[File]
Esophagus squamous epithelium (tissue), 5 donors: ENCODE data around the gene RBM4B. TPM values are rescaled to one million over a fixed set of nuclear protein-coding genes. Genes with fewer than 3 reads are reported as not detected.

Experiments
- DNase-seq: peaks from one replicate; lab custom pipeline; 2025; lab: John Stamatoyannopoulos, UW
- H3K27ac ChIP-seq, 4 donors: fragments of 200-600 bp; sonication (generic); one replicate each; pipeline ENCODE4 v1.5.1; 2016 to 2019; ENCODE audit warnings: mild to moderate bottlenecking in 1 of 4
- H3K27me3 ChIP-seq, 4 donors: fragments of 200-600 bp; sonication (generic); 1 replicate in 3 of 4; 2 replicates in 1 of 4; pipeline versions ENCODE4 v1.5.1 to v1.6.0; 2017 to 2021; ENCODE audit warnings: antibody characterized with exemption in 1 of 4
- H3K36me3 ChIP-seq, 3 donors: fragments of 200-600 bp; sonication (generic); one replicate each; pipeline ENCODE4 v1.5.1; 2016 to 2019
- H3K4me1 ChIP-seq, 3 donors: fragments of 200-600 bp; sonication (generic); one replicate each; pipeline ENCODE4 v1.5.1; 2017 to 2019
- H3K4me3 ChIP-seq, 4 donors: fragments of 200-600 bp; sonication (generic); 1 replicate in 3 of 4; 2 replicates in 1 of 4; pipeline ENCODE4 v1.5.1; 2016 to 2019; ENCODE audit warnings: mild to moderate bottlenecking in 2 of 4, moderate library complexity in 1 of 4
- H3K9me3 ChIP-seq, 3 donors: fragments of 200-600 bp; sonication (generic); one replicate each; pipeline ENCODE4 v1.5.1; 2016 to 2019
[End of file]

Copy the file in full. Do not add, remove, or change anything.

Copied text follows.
Esophagus squamous epithelium (tissue), 5 donors: ENCODE data around the gene RBM4B. TPM values are rescaled to one million over a fixed set of nuclear protein-coding genes. Genes with fewer than 3 reads are reported as not detected.

Experiments
- DNase-seq: peaks from one replicate; lab custom pipeline; 2025; lab: John Stamatoyannopoulos, UW
- H3K27ac ChIP-seq, 4 donors: fragments of 200-600 bp; sonication (generic); one replicate each; pipeline ENCODE4 v1.5.1; 2016 to 2019; ENCODE audit warnings: mild to moderate bottlenecking in 1 of 4
- H3K27me3 ChIP-seq, 4 donors: fragments of 200-600 bp; sonication (generic); 1 replicate in 3 of 4; 2 replicates in 1 of 4; pipeline versions ENCODE4 v1.5.1 to v1.6.0; 2017 to 2021; ENCODE audit warnings: antibody characterized with exemption in 1 of 4
- H3K36me3 ChIP-seq, 3 donors: fragments of 200-600 bp; sonication (generic); one replicate each; pipeline ENCODE4 v1.5.1; 2016 to 2019
- H3K4me1 ChIP-seq, 3 donors: fragments of 200-600 bp; sonication (generic); one replicate each; pipeline ENCODE4 v1.5.1; 2017 to 2019
- H3K4me3 ChIP-seq, 4 donors: fragments of 200-600 bp; sonication (generic); 1 replicate in 3 of 4; 2 replicates in 1 of 4; pipeline ENCODE4 v1.5.1; 2016 to 2019; ENCODE audit warnings: mild to moderate bottlenecking in 2 of 4, moderate library complexity in 1 of 4
- H3K9me3 ChIP-seq, 3 donors: fragments of 200-600 bp; sonication (generic); one replicate each; pipeline ENCODE4 v1.5.1; 2016 to 2019